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NEWS | June 15, 2023

Army National Guard company evaluated in regional field feeding competition

By Andy Dickson, Kentucky National Guard Public Affairs Office

Soldiers with the Kentucky Army National Guard competed at the 56th Regional Philip A. Connelly Field Feeding Competition at the Harold L. Disney Training Center in Artemus, Kentucky, on June 14.

Soldiers from India Company, 429th Brigade Support Battalion, 75th Troop Command, set up their containerized kitchen (CK) and field sanitation stations for evaluation and competed against Service members from nine other states and territories geographically located in the southeast United States.

Winners would go on to compete nationally against the other regional champions in the National Guard.

Before arriving at HLDTC for the regional competition, India Company had to prove they were the best in the state.

“We competed against other mess sections in the commonwealth to be able to compete at regionals,” said Staff Sgt. Patrick Davis, the senior culinary management noncommissioned officer (NCO) for India Company. The state food program manager and state senior culinary NCO evaluated each mess section and chose the best unit to compete at the regional level.

To prove they were the best, the mess sections showed proficiency at every part of their job. They were graded on accountability through headcount sheets, sanitation, food preparation and serving, and equipment cleaning.

“We actually go off of the regional and National Guard Bureau level checklists to evaluate each mess section,” said Sgt. 1st Class Lacey Helm, the state food program manager. “We used those standards to determine the best unit to represent Kentucky.”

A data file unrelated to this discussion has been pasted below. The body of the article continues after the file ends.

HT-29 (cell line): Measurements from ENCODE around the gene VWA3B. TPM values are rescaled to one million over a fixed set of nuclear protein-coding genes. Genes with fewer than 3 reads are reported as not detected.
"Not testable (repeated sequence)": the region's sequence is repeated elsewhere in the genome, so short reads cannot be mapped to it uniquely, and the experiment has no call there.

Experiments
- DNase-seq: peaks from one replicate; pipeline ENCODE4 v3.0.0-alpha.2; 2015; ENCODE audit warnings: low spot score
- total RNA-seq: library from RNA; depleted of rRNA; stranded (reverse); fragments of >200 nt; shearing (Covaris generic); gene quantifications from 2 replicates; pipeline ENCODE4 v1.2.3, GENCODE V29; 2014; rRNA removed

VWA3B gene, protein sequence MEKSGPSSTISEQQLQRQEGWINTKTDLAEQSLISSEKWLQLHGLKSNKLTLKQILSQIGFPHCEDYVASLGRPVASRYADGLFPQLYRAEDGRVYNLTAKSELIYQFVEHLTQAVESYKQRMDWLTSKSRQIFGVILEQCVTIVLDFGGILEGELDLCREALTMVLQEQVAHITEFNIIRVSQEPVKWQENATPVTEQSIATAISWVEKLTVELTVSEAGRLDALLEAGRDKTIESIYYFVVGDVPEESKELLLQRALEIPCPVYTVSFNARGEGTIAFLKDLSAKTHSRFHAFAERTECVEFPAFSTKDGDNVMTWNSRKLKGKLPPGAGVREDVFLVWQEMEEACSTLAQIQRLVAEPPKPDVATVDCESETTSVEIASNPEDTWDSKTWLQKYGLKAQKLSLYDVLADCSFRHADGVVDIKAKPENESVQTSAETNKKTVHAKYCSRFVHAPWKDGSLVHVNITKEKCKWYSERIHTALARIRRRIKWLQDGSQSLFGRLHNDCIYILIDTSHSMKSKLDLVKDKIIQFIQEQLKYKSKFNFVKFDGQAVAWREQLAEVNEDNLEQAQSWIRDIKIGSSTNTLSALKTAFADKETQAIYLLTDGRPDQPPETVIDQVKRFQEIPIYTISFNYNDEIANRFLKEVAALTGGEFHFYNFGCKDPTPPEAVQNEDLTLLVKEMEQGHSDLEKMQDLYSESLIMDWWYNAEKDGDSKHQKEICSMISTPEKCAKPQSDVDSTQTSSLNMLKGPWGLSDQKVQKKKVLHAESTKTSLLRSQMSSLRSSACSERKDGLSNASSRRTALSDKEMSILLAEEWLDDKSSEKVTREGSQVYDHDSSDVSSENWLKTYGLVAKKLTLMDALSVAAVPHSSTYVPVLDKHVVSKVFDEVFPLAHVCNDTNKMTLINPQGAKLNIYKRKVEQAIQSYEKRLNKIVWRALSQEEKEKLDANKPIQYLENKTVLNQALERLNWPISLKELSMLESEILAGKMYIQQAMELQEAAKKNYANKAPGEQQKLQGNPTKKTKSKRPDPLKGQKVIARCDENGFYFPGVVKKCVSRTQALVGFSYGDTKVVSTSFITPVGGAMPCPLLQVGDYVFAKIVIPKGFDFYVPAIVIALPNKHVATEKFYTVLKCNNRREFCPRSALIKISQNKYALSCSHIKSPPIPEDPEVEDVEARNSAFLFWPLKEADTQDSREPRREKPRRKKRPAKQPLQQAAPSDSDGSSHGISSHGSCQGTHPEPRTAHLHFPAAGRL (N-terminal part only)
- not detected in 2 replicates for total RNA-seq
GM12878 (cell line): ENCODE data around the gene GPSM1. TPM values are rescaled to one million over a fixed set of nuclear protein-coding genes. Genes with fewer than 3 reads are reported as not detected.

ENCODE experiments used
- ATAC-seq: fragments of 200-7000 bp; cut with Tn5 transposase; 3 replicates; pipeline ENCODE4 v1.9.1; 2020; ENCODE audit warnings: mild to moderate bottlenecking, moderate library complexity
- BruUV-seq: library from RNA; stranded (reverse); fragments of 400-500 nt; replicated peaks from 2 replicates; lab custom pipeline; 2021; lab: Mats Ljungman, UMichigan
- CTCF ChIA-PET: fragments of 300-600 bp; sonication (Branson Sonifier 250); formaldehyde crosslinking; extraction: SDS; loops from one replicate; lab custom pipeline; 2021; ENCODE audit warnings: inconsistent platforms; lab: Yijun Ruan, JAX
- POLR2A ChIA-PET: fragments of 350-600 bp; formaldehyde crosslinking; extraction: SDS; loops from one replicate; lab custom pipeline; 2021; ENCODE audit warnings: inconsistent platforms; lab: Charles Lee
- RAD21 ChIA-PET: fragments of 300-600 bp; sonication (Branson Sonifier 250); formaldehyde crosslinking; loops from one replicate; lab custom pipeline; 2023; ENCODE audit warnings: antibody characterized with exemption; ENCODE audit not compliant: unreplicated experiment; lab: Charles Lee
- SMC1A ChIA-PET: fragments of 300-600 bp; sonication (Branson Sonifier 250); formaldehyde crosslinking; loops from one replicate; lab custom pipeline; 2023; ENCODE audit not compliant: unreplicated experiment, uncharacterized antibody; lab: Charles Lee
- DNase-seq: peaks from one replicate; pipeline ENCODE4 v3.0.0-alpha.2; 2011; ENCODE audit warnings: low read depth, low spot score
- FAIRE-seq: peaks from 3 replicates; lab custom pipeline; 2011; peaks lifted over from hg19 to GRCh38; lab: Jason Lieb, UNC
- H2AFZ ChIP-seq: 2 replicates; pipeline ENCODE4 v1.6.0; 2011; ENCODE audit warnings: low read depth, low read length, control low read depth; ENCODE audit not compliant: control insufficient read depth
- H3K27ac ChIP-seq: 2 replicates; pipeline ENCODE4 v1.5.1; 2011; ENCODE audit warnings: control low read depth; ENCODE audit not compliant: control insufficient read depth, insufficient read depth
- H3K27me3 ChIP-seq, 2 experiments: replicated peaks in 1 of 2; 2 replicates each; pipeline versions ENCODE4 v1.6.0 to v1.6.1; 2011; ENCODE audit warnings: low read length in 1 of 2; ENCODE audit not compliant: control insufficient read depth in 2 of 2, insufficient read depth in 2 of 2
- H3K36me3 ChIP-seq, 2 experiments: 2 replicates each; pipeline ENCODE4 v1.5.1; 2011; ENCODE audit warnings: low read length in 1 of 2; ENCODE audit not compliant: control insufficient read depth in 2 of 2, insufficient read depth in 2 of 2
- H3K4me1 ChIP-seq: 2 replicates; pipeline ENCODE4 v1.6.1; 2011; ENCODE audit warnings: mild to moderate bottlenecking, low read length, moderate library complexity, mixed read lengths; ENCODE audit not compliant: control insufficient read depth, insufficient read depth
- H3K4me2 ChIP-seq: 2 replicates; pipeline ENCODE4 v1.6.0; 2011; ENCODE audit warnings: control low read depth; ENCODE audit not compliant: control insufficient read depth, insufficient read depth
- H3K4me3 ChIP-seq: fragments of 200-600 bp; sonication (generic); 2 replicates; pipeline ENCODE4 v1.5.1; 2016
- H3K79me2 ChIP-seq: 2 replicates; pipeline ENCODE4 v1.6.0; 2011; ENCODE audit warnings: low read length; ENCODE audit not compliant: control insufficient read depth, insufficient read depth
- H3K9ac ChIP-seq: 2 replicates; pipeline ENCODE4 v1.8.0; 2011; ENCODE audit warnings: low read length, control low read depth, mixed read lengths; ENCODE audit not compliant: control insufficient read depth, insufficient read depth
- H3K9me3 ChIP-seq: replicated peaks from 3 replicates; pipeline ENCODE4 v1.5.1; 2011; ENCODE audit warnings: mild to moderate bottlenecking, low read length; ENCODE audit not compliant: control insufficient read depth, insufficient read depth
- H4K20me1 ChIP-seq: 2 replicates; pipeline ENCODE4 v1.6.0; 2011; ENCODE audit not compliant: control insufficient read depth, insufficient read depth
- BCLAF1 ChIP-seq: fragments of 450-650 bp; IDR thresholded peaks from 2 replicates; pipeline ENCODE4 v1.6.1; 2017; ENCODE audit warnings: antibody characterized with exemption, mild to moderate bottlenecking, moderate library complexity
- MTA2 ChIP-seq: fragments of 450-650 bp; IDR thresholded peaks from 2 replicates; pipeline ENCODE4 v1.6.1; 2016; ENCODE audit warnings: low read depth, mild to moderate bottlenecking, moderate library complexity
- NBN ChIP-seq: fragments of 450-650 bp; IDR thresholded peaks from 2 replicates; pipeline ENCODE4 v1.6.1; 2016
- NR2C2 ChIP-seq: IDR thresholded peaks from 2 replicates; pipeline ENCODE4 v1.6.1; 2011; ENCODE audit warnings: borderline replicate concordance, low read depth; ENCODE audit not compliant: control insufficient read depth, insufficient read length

The competition is performed in an outdoor field environment. Soldiers are provided air-conditioning in their CK, but hot stoves and stove-top burners, which are constantly on for cooking the daily meals for almost 170 Soldiers, keep the kitchen extra warm in the heat of the day.

While prepping food, the Soldiers wear hats to prevent hair from getting in the food, cooking mitts when handling hot pans, and they leave their uniform tops off to prevent sleeves from also contaminating the food.

India Company, which is also challenged by the effects of a Department-of-Defense-wide recruiting shortage, is operating with only about half of their authorized staff on the team this year.

Davis commended his team leaders for performing in multiple roles in order to meet their timelines.

“My two team leaders, Sgt. Joshua Shofner and Sgt. Lewis Purnell have overseen the cooks to make sure they are producing the best field feeding meals possible with limited cooks,” said Davis. “They normally have three to four Soldiers working under them, but they are meeting the same requirements with half of that.”

Davis’ squad leader, Staff Sgt. Jamison Goatee, takes over the operational aspect when Davis needs to focus on the administrative and logistical portions of the competition.

According to Helm, this is the first year the Connelly competition is a two-day, two-meal event. They all must prepare a breakfast, and then they get to choose between making a lunch or a dinner.

Also, adding a level of fairness into the competition, this is the first year they prepared a uniform group ration, or UGR. In the past, competitors could prep ahead of time knowing they would be judged against others preparing the same meal.

“The units get to pick the meals and not the normal, Connelly menu that has been in the past competitions,” said Helm. “This gives each unit a fairer way to compete as past competitors knew the menu and would have their kitchens prepped for that one, specific meal.”

Soldiers overcame many unforeseen obstacles during the competition. The night prior, a large tree fell on the unit's field sanitation tent, destroying the tent and driving the main tent pole almost three feet deep into the ground.

Fortunately, the tent was empty of Soldiers, and no one was hurt. Th equipment inside showed only minor damage and the unit continued in the competition.

The Soldiers did their best to represent Kentucky, but they won’t know the results until the middle of September when all the other states in the region have been evaluated.

If selected, they will prepare themselves for the national level competition to be held in January 2024.

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